RIO DE JANEIRO — Brazil's lower house of Congress voted overwhelmingly late Monday to strip the legislative seat of its former speaker amid accusations of corruption and obstruction of justice.
The Chamber of Deputies voted 450 to 10 to remove Eduardo Cunha after hours of debate. Nine legislators abstained.
As speaker, Eduardo Cunha was the main driver behind the impeachment process that led to the Senate trying left-leaning President Dilma Rousseff and removing her from office last month. He has been a key ally of new President Michel Temer, who had been Rousseff's
Cunha has been accused by Brazilian prosecutors of receiving millions of dollars in bribes linked to the sprawling corruption scandal at state-run oil giant Petrobras. But the issue before the Chamber of Deputies was only whether he lied about having secret banking accounts in Switzerland.
Cunha, who said the accounts belonged to a trust, was pressured into resigning as speaker after the accounts came to light, but he had refused to give up his post as a lawmaker.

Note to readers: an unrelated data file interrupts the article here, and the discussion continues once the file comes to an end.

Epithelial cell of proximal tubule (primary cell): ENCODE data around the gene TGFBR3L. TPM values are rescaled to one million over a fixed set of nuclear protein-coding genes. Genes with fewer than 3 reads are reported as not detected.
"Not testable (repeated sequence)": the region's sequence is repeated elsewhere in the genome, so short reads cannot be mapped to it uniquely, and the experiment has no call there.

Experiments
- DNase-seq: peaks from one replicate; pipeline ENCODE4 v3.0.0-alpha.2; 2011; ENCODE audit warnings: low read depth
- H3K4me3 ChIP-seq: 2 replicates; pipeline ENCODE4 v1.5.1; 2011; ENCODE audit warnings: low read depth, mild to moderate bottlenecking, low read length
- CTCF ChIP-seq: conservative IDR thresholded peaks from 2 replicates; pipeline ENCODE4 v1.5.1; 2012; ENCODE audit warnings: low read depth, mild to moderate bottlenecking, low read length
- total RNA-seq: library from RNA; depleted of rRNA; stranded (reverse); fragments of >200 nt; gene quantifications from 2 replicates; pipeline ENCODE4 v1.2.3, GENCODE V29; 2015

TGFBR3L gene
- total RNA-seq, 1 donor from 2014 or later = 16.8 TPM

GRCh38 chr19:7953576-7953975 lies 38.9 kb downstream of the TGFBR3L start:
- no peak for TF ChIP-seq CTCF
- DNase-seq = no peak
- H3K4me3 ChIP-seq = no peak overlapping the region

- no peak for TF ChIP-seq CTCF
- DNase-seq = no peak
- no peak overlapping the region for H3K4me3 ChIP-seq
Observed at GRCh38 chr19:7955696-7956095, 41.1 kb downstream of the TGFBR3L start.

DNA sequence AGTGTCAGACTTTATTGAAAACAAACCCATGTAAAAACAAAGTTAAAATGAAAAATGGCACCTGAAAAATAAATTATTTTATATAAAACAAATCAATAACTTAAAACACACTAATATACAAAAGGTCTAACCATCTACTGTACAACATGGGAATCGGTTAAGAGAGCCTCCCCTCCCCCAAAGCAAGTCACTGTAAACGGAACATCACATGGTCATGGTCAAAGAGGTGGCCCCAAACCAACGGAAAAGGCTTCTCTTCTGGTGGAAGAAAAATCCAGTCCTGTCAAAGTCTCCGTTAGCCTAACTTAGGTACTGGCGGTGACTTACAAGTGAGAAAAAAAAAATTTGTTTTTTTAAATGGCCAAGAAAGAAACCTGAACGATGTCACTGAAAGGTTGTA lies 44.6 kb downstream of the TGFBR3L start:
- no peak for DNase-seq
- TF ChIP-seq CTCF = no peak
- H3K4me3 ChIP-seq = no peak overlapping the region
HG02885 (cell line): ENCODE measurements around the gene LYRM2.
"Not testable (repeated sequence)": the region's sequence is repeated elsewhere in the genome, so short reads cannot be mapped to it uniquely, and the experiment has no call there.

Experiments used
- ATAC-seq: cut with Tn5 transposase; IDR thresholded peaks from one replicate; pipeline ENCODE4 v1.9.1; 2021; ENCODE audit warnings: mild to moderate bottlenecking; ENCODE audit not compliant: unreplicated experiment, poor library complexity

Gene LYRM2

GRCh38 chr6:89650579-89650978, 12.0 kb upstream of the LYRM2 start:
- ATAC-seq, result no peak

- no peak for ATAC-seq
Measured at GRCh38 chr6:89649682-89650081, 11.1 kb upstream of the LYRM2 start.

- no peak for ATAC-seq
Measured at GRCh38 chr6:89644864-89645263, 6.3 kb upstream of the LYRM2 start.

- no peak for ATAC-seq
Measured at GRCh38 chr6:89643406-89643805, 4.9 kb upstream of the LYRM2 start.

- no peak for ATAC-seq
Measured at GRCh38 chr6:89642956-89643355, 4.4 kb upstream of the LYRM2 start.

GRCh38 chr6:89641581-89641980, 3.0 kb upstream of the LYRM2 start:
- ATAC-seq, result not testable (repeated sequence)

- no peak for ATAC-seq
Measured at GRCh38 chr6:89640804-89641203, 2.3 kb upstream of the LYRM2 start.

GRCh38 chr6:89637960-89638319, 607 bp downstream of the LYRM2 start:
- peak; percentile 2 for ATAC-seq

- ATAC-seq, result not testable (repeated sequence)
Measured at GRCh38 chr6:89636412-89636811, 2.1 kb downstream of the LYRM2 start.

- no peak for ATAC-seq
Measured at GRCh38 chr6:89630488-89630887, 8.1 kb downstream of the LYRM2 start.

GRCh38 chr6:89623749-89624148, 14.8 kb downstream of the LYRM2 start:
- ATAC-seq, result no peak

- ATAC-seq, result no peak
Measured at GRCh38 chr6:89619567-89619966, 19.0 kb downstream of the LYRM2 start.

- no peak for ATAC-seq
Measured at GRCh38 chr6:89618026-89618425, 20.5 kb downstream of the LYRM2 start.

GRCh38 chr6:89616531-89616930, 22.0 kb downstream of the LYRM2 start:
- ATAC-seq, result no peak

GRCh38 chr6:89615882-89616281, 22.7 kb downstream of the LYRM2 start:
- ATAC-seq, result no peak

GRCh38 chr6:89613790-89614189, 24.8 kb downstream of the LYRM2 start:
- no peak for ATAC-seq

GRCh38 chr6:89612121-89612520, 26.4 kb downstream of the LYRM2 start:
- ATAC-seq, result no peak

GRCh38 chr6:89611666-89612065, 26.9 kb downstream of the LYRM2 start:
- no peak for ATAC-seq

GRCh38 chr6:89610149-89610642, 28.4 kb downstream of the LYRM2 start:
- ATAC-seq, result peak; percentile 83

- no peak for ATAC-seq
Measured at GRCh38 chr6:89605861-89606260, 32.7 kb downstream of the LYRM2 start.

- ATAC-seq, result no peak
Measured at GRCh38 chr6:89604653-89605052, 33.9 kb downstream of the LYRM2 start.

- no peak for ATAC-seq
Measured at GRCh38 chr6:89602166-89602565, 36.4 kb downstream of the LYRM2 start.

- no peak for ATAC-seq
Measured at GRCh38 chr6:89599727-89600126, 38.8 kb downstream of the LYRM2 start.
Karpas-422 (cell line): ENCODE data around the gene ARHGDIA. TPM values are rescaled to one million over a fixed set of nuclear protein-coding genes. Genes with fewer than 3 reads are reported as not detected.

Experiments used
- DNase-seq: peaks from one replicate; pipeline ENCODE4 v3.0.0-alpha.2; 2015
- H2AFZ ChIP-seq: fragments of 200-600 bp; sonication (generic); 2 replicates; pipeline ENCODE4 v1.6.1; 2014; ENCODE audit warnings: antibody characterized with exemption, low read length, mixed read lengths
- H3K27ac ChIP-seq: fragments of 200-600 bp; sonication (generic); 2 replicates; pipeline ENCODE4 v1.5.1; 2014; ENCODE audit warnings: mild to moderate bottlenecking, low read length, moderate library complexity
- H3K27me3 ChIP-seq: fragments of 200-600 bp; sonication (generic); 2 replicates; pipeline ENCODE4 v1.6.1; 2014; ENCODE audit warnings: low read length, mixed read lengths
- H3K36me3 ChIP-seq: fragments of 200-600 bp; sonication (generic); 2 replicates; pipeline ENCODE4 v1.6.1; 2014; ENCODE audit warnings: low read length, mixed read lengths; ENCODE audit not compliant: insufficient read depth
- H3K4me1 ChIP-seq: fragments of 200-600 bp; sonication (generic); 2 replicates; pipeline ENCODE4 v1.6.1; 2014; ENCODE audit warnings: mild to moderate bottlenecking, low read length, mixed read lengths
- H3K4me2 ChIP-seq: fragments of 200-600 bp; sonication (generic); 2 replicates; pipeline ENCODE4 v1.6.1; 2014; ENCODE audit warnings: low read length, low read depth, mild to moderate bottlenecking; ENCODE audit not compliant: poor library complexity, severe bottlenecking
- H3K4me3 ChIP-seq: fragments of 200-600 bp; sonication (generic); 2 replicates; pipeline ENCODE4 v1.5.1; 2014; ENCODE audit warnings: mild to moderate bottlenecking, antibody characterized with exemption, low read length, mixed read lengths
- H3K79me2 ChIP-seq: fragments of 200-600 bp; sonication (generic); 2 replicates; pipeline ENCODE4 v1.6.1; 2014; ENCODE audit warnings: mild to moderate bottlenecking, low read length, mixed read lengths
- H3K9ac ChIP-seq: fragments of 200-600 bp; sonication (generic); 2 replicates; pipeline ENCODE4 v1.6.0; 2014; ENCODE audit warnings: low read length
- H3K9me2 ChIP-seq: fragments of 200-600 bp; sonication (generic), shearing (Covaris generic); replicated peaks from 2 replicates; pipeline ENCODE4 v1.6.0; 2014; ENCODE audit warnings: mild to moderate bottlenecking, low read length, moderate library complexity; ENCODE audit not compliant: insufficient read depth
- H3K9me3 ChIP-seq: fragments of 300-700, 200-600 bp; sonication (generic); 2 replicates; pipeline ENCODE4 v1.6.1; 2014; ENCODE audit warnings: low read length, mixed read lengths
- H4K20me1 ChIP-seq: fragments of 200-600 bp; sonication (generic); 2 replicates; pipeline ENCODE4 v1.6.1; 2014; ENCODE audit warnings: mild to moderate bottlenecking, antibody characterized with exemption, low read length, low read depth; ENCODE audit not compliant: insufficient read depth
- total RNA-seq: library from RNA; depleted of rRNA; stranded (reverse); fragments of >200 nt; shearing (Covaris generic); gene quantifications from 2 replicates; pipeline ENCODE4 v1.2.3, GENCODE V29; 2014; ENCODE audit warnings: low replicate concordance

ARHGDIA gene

With the loss of his congressional seat, Cunha also loses his partial immunity from prosecution. In Brazil, only the country's top court can decide to charge and try federal lawmakers.
Cunha, who had been in his fourth term as a lawmaker, told his colleagues during the debate that the Rousseff impeachment effort was the reason for the drive to remove him.
"This is all because I opened the impeachment proceedings. The (governing) Worker's Party wants a trophy to say this was a coup," Cunha said. "This criminal of a government of yours is now gone thanks to me."